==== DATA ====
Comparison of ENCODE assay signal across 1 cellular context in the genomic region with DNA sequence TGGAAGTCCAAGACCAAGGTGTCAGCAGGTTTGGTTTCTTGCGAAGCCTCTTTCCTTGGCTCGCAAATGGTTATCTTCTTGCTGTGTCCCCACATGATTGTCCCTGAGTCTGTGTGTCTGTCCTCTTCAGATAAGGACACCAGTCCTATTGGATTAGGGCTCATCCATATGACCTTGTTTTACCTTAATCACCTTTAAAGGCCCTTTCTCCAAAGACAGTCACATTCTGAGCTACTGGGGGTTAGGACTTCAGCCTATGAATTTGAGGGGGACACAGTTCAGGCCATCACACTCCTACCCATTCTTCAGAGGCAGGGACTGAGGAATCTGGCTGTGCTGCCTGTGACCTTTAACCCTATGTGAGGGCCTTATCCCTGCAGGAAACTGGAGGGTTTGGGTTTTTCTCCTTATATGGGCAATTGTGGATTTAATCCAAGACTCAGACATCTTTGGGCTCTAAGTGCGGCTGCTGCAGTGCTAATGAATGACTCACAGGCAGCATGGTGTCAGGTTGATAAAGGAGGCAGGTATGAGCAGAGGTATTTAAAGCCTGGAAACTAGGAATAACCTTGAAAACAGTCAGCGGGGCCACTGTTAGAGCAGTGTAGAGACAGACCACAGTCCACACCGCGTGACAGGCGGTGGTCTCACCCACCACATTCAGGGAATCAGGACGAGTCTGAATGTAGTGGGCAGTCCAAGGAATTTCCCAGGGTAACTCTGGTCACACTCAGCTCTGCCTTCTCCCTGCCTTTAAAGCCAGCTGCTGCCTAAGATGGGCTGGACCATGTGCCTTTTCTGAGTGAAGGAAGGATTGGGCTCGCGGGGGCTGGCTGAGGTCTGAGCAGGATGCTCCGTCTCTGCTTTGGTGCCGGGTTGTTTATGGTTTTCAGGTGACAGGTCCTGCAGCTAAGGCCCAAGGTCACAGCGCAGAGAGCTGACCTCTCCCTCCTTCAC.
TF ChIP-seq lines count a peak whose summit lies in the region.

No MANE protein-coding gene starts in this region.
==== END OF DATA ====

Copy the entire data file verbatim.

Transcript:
Comparison of ENCODE assay signal across 1 cellular context in the genomic region with DNA sequence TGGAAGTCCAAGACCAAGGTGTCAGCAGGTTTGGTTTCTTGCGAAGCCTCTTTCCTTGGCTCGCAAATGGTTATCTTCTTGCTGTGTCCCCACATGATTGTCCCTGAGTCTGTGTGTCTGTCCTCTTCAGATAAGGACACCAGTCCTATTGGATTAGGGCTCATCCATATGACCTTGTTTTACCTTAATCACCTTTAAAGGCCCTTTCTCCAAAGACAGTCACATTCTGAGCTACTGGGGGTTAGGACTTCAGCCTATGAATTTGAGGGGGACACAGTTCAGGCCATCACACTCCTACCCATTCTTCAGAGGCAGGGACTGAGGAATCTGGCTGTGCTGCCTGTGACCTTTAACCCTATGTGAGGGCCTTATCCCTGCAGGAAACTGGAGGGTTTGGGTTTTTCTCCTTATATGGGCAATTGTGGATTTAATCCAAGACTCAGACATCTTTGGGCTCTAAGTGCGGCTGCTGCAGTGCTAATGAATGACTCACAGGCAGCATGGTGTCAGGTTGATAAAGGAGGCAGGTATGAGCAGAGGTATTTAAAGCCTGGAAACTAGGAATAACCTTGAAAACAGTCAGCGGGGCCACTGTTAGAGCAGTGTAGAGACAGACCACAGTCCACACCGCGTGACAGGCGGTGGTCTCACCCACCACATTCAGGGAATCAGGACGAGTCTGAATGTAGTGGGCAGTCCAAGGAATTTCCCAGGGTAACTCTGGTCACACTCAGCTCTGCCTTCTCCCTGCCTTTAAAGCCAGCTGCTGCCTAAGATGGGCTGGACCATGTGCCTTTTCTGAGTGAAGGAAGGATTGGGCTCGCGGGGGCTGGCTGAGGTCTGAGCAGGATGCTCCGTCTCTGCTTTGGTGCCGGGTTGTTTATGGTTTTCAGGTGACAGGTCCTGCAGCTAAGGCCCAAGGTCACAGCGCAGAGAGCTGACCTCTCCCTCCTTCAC.
TF ChIP-seq lines count a peak whose summit lies in the region.

No MANE protein-coding gene starts in this region.